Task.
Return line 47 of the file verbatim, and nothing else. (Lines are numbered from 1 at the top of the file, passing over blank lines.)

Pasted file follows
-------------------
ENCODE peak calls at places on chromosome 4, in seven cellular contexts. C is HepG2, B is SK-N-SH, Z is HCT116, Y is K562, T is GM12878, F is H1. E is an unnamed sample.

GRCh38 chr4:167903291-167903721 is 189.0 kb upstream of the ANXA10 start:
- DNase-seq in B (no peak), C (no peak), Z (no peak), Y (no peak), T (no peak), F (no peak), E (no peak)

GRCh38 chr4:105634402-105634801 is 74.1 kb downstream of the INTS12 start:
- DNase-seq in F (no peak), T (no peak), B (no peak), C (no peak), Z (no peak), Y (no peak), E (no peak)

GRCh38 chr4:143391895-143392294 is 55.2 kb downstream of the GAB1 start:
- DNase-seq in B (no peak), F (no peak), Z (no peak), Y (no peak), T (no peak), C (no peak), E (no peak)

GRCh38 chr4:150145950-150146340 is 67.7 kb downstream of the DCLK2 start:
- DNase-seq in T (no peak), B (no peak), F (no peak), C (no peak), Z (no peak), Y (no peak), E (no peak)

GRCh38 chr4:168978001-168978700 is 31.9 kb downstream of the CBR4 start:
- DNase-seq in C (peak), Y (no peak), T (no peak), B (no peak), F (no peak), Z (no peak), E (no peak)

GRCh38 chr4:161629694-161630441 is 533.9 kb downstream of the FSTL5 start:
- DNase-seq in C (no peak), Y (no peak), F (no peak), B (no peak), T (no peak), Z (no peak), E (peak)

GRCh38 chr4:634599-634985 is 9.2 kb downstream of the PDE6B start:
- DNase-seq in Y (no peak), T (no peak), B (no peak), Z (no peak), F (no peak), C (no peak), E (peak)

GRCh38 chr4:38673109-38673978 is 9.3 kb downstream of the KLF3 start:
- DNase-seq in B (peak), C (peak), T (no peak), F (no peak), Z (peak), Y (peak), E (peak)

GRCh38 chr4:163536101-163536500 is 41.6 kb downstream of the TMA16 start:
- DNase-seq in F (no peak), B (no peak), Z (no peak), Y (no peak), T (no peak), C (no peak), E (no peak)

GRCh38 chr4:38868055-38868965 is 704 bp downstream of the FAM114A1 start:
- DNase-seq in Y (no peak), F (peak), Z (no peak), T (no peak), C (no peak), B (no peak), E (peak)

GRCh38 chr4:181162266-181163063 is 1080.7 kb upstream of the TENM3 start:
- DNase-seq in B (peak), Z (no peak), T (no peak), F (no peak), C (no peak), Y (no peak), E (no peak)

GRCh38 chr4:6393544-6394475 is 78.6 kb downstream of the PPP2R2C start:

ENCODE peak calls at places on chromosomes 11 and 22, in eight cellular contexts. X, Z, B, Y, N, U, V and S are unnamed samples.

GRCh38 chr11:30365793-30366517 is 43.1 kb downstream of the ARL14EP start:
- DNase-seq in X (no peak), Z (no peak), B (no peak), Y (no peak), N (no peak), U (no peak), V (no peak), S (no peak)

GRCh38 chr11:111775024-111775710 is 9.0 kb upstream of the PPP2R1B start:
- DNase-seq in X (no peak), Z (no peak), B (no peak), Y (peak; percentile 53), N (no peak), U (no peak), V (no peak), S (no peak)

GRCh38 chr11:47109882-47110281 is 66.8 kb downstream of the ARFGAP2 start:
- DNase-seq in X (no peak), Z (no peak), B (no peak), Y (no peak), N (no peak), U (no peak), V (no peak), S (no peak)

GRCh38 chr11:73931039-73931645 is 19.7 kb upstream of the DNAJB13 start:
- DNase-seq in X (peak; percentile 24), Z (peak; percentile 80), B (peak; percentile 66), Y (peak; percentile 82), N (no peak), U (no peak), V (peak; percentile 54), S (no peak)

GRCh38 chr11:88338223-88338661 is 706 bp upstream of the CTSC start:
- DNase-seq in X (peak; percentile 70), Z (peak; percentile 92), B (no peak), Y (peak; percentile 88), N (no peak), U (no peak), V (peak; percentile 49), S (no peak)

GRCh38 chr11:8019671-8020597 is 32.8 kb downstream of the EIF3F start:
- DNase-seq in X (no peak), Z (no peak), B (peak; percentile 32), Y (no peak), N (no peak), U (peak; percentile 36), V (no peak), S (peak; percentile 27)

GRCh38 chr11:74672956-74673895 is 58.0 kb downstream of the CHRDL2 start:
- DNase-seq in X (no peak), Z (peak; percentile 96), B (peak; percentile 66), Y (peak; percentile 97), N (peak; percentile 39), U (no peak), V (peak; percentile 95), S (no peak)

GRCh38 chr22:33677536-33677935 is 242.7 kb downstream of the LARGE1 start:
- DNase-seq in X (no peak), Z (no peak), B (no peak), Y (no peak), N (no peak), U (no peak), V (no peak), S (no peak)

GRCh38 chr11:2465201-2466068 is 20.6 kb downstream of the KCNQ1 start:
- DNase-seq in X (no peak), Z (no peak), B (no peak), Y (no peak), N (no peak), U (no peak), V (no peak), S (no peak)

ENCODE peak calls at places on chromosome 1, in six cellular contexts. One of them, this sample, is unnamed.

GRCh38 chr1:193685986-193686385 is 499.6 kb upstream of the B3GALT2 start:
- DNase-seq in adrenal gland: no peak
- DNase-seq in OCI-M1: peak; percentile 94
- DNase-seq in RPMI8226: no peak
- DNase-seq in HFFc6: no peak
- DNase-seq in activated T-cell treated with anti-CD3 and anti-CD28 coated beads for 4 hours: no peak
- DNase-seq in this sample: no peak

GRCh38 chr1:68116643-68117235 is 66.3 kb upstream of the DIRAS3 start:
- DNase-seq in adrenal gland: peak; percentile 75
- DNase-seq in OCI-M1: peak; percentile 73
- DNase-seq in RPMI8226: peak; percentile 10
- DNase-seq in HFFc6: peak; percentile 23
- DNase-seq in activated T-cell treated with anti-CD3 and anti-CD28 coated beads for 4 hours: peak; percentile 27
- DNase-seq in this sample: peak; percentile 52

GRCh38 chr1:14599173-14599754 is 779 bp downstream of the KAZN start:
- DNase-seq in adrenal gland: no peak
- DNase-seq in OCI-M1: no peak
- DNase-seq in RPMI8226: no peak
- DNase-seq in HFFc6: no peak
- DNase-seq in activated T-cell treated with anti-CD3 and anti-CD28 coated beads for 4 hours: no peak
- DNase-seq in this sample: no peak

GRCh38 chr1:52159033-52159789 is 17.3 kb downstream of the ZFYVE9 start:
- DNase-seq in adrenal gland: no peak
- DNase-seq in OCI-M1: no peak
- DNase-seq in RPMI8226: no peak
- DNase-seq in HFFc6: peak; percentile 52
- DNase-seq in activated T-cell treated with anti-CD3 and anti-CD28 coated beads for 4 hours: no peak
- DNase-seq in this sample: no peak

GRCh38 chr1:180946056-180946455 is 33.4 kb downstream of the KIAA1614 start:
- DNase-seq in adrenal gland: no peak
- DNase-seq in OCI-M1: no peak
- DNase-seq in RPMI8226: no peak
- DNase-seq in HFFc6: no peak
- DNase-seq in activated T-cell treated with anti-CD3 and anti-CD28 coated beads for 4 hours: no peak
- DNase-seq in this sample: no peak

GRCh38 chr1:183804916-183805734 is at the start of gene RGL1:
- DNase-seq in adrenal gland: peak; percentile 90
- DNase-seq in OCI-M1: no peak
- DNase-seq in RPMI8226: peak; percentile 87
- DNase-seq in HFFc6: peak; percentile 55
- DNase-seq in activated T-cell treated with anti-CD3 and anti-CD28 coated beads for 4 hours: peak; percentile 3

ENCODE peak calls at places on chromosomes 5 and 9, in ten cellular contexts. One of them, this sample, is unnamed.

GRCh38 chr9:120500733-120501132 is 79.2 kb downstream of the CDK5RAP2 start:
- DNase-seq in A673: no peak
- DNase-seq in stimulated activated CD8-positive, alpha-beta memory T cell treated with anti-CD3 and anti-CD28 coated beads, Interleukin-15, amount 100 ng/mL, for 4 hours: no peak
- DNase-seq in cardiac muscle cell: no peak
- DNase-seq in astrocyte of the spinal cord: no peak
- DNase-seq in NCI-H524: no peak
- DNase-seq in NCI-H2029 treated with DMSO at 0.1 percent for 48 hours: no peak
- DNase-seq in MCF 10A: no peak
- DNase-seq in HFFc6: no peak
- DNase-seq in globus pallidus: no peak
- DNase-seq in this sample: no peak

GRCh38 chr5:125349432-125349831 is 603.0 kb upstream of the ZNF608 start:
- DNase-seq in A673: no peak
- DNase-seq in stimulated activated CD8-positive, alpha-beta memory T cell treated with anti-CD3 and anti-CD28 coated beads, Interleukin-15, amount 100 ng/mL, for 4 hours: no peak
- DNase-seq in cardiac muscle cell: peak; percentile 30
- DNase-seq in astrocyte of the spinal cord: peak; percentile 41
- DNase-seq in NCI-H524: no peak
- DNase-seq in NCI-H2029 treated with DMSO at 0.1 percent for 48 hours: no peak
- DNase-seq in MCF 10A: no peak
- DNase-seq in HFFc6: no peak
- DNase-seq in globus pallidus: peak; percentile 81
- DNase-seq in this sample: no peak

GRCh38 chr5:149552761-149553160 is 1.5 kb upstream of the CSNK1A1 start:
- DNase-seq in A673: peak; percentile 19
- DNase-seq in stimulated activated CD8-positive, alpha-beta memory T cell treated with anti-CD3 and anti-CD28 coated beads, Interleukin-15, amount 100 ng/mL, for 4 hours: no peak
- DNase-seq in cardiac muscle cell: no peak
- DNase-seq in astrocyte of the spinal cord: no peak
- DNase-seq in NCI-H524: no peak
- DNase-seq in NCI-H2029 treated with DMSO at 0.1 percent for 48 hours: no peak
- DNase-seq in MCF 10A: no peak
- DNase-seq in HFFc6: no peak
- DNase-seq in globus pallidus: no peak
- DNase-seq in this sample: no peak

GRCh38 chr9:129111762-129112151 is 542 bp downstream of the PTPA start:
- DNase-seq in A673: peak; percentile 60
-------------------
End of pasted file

- DNase-seq in OCI-M1: peak; percentile 94